Kirill: Do you ever think what would have happened if you were born 500 years ago, well before cinema existed? What would you be doing to put food on the table?

Martim: Architecture is something that I would be very interested in. I also love cooking. It’s funny because I find that both of those disciplines have a technical side, but also an artistic side to them the way that cinematography does. Maybe that’s why I’m drawn to them.

You don’t want the building to crumble, and you don’t want the food to taste poorly. But you’re also trying to create an experience for the “audience”.

Cinematography of “Voir” by Martim Vian. Courtesy of Netflix.

Kirill: With the knowledge that you have now of what it is to be in this industry, would you be still making the same choice of going into it 15-20 years ago?

Martim: Absolutely, I don’t think I ever truly considered another career. For me there was this sort of inevitability to my choice. I am very lucky to work in a field that I am truly passionate about. But I’ve also learned that passion for what you do does not mean it’s not hard work.

It’s hard work. It’s demanding on our schedules and our health. People who work in film tend to pour themselves into the projects they’re working on, and that is taxing not just for yourself, but also to those around you. I think there’s starting to be this desire to change how movies are made, and to let filmmakers have a schedule that’s a little closer to normal life. I find that really important, but I’m not sure that will ever happen fully. Our schedules are sporadic. You might be working on a project for several months, and then you do very little the following month. That’s just become the pace of my life, and I think I would have trouble adapting to a five-day week schedule for the rest of my life.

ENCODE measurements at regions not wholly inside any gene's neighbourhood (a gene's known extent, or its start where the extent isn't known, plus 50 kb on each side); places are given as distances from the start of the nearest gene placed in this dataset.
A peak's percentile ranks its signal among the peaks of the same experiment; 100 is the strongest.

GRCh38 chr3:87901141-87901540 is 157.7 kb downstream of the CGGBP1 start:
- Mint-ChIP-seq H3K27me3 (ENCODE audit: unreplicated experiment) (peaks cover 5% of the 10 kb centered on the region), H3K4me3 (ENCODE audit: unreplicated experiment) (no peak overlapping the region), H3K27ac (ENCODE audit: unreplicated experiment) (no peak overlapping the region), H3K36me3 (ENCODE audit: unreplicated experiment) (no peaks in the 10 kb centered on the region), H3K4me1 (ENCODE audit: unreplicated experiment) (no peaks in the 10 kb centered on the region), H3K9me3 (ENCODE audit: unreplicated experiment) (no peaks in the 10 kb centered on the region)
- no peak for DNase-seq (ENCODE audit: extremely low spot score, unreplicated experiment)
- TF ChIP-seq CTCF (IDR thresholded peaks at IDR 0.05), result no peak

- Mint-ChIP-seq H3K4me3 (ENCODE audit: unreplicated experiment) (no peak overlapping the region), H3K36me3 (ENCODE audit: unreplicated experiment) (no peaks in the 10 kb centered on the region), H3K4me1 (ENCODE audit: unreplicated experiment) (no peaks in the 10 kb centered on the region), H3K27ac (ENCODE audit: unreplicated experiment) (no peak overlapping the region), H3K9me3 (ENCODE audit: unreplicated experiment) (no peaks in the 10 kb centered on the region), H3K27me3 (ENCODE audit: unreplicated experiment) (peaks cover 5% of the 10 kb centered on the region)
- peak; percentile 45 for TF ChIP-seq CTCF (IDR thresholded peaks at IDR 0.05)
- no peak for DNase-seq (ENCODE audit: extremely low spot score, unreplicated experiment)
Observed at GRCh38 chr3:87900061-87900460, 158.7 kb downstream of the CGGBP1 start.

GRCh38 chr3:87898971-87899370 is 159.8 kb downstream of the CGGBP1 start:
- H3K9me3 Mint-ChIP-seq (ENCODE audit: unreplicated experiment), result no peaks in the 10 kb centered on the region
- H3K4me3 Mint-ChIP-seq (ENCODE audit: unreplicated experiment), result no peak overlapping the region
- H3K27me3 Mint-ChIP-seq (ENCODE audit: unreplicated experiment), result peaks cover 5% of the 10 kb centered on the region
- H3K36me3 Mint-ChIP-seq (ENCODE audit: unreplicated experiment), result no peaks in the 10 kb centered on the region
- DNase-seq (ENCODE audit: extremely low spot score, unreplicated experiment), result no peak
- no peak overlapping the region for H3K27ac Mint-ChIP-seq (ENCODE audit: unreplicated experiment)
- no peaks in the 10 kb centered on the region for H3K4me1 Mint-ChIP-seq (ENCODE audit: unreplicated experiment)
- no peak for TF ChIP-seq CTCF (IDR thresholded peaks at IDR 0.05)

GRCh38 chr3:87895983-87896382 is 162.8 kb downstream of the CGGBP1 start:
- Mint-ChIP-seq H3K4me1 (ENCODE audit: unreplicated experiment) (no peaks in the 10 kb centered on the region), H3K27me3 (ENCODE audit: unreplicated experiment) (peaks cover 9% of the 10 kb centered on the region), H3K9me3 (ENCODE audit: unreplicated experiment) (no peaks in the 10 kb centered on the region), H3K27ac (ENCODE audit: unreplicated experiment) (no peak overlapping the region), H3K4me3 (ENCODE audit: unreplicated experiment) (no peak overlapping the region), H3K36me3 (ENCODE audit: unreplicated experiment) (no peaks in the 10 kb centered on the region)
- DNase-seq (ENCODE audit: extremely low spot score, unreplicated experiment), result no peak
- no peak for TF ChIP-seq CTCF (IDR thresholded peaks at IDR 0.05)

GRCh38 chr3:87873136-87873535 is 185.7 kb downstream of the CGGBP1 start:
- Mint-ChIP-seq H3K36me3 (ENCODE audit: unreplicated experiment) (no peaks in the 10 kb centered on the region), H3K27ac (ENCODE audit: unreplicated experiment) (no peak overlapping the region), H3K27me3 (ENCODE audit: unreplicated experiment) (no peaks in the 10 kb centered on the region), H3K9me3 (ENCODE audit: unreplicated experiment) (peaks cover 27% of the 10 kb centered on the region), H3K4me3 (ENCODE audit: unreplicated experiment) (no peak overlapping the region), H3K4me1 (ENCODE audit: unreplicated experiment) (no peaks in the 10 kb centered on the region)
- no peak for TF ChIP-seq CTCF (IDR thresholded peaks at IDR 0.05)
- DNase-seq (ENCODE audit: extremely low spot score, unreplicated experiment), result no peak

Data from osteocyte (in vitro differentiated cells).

It’s a demanding industry. But most people who decide to embark on it and to stay on it, do it because they love it. And probably because we can’t see ourselves doing anything else.

Kirill: What do you remember when you look back?

Martim: I look back fondly at every project that I’ve ever worked on. Every project has its difficulties, and they help you focus on the important things that you’re trying to achieve. They help you make decisions. And in the end, you have something to show for it, and you always learn something in the process.

You can look back at your work from 10 years ago and realize how you’ve changed and how you do things differently. But that work is part of a process that you’ve been going through, and it doesn’t exist in a void. One project leads to another and that leads to another, and that’s how you refine your work. They are all part of this. The music videos I started shooting when I came out of film school helped me discover a way to light things quickly because I had to be quick. And that has helped me tremendously in my career even to this today.

Every project that you work on has a way of teaching you something you didn’t know you had to learn. It might be difficult. In the moment, you might feel like you have all of these walls to climb and all these obstacles that are blocking you. But, it’s by facing them that you become a better filmmaker and the next time you encounter that obstacle, you know exactly what to do.

Cinematography of “Voir” by Martim Vian. Courtesy of Netflix.

And here I’d like to thank Martim Vian for taking the time to talk with me about the art and craft of cinematography, and Nathalie Retana for making this interview happen. “Voir” is available for streaming on Netflix. And if you want to know more about how films and TV shows are made, click here for additional in-depth interviews in this series.